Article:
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Early Childhood Intervention. Natalia Mufel , Education Specialist, UNICEF, New Delhi. Developmental delays.

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Presentation Transcript
slide1
Early Childhood Intervention

Natalia Mufel, Education Specialist,

UNICEF, New Delhi

slide2
Developmental delays

z Child is assessed to have atypical behaviour or does not meet expected normal development for actual or adjusted age in one or more of the following areas of development: perceptual, fine or gross motor, social and emotional, adaptive, language and communication, or cognitive.

z A delay is measured by using validated developmental assessments. Delays may be mild, moderate or severe.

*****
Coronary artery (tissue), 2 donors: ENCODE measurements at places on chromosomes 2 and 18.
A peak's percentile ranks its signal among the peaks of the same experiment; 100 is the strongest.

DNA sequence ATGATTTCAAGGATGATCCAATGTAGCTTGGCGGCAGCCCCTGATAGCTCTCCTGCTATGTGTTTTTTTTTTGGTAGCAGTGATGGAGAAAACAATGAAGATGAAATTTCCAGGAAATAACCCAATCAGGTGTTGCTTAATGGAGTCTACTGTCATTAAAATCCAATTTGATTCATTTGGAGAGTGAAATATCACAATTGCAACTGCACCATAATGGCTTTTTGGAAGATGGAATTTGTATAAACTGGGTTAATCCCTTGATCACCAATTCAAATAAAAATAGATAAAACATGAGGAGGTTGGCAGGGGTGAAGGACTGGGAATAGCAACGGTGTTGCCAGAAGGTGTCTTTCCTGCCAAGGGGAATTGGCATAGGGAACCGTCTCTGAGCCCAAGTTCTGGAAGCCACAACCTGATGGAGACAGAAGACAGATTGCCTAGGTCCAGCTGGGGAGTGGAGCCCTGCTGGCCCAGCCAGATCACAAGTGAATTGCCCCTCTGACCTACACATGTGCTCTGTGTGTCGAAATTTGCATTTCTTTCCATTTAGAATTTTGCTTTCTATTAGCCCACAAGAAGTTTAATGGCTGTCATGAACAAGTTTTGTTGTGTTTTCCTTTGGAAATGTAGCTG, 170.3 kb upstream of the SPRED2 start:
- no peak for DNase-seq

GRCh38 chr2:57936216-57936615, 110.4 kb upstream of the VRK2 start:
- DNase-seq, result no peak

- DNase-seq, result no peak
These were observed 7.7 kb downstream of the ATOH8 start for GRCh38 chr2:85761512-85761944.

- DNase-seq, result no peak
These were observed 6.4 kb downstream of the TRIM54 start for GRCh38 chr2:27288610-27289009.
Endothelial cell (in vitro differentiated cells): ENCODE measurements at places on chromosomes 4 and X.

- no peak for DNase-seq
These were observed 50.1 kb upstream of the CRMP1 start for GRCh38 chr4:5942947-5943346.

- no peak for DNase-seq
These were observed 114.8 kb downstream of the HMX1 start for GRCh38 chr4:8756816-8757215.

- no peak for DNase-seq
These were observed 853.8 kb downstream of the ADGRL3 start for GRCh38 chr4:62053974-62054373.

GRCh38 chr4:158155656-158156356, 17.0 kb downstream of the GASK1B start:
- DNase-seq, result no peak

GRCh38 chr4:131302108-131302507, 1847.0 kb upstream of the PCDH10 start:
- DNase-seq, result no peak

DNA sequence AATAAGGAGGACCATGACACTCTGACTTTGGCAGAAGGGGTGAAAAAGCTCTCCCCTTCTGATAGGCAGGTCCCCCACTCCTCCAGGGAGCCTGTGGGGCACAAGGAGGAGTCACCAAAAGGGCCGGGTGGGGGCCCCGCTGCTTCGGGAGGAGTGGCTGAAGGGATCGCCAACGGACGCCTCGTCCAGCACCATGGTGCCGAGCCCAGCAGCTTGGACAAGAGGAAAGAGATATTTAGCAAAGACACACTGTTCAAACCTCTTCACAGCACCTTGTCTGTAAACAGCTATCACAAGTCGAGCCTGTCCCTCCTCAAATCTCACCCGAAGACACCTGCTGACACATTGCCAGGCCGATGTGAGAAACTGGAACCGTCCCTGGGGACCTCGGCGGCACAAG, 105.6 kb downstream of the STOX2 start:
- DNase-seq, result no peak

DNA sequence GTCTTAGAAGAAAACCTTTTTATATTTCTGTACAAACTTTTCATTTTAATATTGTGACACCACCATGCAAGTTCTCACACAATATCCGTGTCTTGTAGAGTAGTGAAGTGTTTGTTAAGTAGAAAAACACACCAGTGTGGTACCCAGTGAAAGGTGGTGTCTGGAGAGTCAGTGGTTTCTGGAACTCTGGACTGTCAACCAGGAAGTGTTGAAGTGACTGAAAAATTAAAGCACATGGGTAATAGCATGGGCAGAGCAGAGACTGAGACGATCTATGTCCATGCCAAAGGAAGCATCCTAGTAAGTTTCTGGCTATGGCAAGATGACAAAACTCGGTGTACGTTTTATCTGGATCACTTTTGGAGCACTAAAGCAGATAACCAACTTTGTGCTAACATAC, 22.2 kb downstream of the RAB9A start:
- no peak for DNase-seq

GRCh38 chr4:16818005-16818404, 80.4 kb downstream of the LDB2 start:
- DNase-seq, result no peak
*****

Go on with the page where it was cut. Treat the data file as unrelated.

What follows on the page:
z Caused by: poor birth outcomes, inadequate stimulation and nurturing care from birth onward, malnutrition, chronic ill health and other organic problems, psychological and familial situations, or other environmental factors.

slide3
Disabilities

z Child has a physical, health, sensory, psychological,

intellectual or mental health condition or impairment thatrestricts functioning in one or more areas, such asphysical movement, cognitive and sensory functions,self-care, memory, self-control, learning, or relating toothers.

z Many national and international typologies

(classifications) of disabilities exist that list impairmentsby type.

on the numbers
On the numbers
  • By one widely used estimate, some 93 million children – or 1 in 20 of those aged 14 or younger – live with a moderate or severe disability of some kind.
  • From 21% to 31% of young children in OECD countries are affected by developmental delays and disabilities.